Film Review: Spectre
In 2015, Sam Mendes released Spectre, the 24th film in the James Bond franchise. Starring Daniel Craig, Christoph Waltz, Lea Seydoux, Ben Whishaw, Naomie Harris, Dave Bautista, Andrew Scott, Monica Bellucci, Ralph Fiennes, Rory Kinnear, Jesper Christensen, and Alessandro Cremona, the film grossed $880.7 million at the box office. Winner of the Academy Award and Golden Globe Award for Best Original Song as well as the St. Louis Gateway Film Critics Association Award for Best Song and the Empire Awards for Best British Film and Best Thriller, the film was nominated for multiple other awards including the Satellite Awards for Best Cinematography, Best Original Score, Best Original Song, Best Visual Effects, Best Art Direction and Production Design, Best Film Editing, and Best Sound (Editing and Mixing) and the Saturn Award for Best Action or Adventure Film.
After a suspension for making an unsanctioned hit in Mexico City, Bond finds a cryptic message from his past that leads him to a sinister organization. At the same time, M is fighting political forces in his efforts to keep the Double-0 program alive. However, Bond’s search takes him to the revelation of a group called SPECTRE that is seeking to take complete control of the world.
Not the worst entry in the franchise or even that of the Craig era, Spectre is a moderately decent film that not only brings back Bond’s greatest enemy, but the most sinister organization he’s ever faced as well. The film did very well in its core plot of showing how the previous films featuring Craig as Bond all fit together as one overarching plot, with SPECTRE being a remnant from the Quantum group in Casino Royale and Quantum of Solace and Raoul Silva acting as either under contract or as an agent for the organization in Skyfall, where the disorder following his destruction of the MI6 offices and death of M made it easier for SPECTRE asset Denbigh to take control of British intelligence. Interestingly, it might also seem a bit laughable that Blofeld would have created SPECTRE to get back at Bond and MI6, but with the realization that the CIA was in bed with Quantum, its leader being former Mossad, and Canadian intelligence being penetrated, the only thing in Blofed’s way is MI6 and to get them out of the way, he has to remove Bond, their best operative. The setup and realization of everything that’s happened over the course of the four Craig films is very well done and makes for two-thirds of a great film.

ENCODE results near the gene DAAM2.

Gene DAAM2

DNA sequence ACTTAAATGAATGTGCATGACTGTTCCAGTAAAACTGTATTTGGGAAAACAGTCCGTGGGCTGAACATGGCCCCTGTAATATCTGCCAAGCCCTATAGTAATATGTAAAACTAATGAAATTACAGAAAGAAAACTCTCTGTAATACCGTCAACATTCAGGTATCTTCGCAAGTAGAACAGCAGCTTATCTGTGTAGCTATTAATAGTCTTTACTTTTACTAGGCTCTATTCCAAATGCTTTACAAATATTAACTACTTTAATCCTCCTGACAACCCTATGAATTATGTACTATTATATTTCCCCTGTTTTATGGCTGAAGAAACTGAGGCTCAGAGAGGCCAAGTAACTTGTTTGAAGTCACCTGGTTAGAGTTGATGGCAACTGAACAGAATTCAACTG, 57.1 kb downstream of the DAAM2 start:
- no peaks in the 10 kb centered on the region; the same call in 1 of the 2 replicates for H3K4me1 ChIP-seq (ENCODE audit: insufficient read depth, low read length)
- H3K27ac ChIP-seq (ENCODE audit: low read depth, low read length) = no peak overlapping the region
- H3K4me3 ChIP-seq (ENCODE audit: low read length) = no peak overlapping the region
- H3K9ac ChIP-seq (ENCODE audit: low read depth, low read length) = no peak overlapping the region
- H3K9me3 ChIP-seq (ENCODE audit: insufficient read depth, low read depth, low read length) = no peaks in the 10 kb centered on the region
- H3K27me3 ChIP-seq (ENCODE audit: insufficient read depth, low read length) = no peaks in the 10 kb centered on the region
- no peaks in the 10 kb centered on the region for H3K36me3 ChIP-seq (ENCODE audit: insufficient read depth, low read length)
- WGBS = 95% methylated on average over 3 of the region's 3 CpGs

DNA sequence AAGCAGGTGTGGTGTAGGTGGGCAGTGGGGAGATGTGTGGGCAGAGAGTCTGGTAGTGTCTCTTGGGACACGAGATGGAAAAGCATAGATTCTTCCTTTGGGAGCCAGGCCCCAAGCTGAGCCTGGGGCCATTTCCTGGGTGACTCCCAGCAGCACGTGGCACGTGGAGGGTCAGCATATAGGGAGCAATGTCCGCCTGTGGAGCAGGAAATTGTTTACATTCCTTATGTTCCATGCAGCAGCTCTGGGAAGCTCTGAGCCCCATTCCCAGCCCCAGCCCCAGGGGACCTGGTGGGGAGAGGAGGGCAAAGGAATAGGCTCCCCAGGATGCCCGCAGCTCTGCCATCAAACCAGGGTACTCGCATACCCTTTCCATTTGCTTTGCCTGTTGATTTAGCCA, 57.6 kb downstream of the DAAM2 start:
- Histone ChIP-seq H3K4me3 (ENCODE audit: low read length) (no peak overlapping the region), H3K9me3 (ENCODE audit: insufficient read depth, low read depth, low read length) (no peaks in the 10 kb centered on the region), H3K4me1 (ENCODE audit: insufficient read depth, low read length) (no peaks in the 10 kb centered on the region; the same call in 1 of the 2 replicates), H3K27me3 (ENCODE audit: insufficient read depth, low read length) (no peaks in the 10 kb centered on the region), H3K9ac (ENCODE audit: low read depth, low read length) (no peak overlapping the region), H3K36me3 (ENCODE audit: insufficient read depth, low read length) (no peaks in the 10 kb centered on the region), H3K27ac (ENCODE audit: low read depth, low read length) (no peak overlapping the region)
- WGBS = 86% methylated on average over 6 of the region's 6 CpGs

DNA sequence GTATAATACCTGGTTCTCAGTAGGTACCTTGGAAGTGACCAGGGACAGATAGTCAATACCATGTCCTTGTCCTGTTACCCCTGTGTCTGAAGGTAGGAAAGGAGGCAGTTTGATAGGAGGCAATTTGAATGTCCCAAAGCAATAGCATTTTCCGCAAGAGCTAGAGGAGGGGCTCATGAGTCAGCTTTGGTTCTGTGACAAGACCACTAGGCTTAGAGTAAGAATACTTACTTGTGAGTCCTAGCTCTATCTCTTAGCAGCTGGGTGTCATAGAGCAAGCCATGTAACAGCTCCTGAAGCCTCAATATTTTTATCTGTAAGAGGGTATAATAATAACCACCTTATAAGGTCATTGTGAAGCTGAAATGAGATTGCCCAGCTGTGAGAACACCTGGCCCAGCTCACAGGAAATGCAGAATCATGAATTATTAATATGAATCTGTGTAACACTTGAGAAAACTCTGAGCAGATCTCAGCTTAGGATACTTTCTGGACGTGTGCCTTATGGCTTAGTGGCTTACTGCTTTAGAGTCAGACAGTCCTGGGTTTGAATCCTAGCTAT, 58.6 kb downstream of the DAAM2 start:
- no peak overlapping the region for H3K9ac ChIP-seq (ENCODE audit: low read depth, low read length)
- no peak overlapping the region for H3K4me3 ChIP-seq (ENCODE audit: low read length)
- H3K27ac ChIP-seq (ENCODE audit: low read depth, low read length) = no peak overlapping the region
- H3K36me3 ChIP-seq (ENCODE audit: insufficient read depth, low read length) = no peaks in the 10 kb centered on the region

However, the film practically falls apart in its third act following the destruction of Blofeld’s lair in Africa. It’s unfortunate as the film is displaying the strengths and talents of not only Bond, but M and Q, with the latter two confronting Denbigh, stopping the launch of his global network and killing him and Bond saving the girl and getting the best of Blofeld. Ultimately it ends up with an anticlimax where Bond all of that happens, but culminates in Bond chasing Blofeld by boat with the latter in a helicopter and the former able to down it by shooting it with a pistol and when the two of them come face to face for the last time, Bond chooses not to kill him. While it may be proving M’s point about a Double-0 agent having a license to kill and a license not to kill, Bond’s act of mercy makes no sense whatsoever, taking both the immediate context and his past into consideration. Within the film itself, Blofeld is the head of what’s practically a terrorist organization that’s caused the deaths of many and as a Double-0 agent, he should know that making the use of his license to take a life is the correct course of action. Further, taking his past into consideration, Bond has killed adversaries for much less and him sparing Blofeld’s life here only makes sense for the man to turn into his greatest nemesis in subsequent films.
As a character, this incarnation of Blofeld is also an incredibly mixed bag. On one hand, the film does well in making him into such an inhuman villain with him being a once sociopathic boy that murdered his own father for loving Bond when the family took him in as an orphan and following that created a criminal organization that finances and carries out worldwide acts of terrorism. Said organization also creates allies that involve themselves in human trafficking, prolong wars and erode governments. What's more is that when Blofeld is revealing all of this, he’s doing it with quite a lot of joy.
On the other hand though, while the villainous nature of Blofeld is very well seen, it feels the film laid all its cards on the table regarding the character. In the span of this one film, the man is first seen in the shadows, given an alias, exposed, has his face seen, gets his iconic scar and is established as Bond’s greatest villain. Compare this to how the character was treated in the Connery era. SPECTRE as an organization was mentioned in Dr. No, where Blofeld was never named or mentioned as the head with only his body being partially seen in the next film, From Russia With Love. Blofeld is then seen and heard in Thunderball, but only in the beginning with his face and voice effectively hidden. It’s not until You Only Live Twice, the fourth film with SPECTRE having an active role in anything, that Blofeld’s face is actually seen and that’s in the climax after it’s been obscured the whole film. This film effectively pulled a trigger that unleashed everything and did so too early when it could have easily done much more teasing in regards to the character. It might actually be the biggest indicator that the Bond franchise has lost much of the subtlety that made it such a well-loved series in the first place.
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